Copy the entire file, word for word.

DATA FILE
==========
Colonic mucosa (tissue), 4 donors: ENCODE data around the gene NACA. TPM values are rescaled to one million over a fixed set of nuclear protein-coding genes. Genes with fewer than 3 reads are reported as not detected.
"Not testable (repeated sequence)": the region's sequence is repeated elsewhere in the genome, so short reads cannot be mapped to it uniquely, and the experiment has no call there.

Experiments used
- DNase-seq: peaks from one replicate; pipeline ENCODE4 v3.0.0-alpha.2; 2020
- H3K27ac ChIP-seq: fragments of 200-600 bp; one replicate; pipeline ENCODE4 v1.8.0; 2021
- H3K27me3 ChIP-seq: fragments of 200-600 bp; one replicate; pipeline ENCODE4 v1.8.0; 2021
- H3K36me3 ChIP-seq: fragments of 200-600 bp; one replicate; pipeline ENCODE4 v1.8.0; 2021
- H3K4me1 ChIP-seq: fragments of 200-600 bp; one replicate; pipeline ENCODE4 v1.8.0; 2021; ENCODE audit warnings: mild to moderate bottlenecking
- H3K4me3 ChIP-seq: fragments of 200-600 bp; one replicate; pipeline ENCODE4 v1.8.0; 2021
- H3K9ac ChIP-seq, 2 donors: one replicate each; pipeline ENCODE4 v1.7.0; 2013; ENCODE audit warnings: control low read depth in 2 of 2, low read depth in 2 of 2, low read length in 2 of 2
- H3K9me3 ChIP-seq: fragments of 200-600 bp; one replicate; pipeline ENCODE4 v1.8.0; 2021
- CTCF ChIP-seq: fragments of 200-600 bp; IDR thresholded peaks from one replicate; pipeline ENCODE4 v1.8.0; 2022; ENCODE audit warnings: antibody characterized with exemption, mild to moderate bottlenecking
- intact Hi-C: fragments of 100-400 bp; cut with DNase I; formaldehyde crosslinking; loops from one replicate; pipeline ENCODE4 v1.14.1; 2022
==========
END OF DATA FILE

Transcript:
Colonic mucosa (tissue), 4 donors: ENCODE data around the gene NACA. TPM values are rescaled to one million over a fixed set of nuclear protein-coding genes. Genes with fewer than 3 reads are reported as not detected.
"Not testable (repeated sequence)": the region's sequence is repeated elsewhere in the genome, so short reads cannot be mapped to it uniquely, and the experiment has no call there.

Experiments used
- DNase-seq: peaks from one replicate; pipeline ENCODE4 v3.0.0-alpha.2; 2020
- H3K27ac ChIP-seq: fragments of 200-600 bp; one replicate; pipeline ENCODE4 v1.8.0; 2021
- H3K27me3 ChIP-seq: fragments of 200-600 bp; one replicate; pipeline ENCODE4 v1.8.0; 2021
- H3K36me3 ChIP-seq: fragments of 200-600 bp; one replicate; pipeline ENCODE4 v1.8.0; 2021
- H3K4me1 ChIP-seq: fragments of 200-600 bp; one replicate; pipeline ENCODE4 v1.8.0; 2021; ENCODE audit warnings: mild to moderate bottlenecking
- H3K4me3 ChIP-seq: fragments of 200-600 bp; one replicate; pipeline ENCODE4 v1.8.0; 2021
- H3K9ac ChIP-seq, 2 donors: one replicate each; pipeline ENCODE4 v1.7.0; 2013; ENCODE audit warnings: control low read depth in 2 of 2, low read depth in 2 of 2, low read length in 2 of 2
- H3K9me3 ChIP-seq: fragments of 200-600 bp; one replicate; pipeline ENCODE4 v1.8.0; 2021
- CTCF ChIP-seq: fragments of 200-600 bp; IDR thresholded peaks from one replicate; pipeline ENCODE4 v1.8.0; 2022; ENCODE audit warnings: antibody characterized with exemption, mild to moderate bottlenecking
- intact Hi-C: fragments of 100-400 bp; cut with DNase I; formaldehyde crosslinking; loops from one replicate; pipeline ENCODE4 v1.14.1; 2022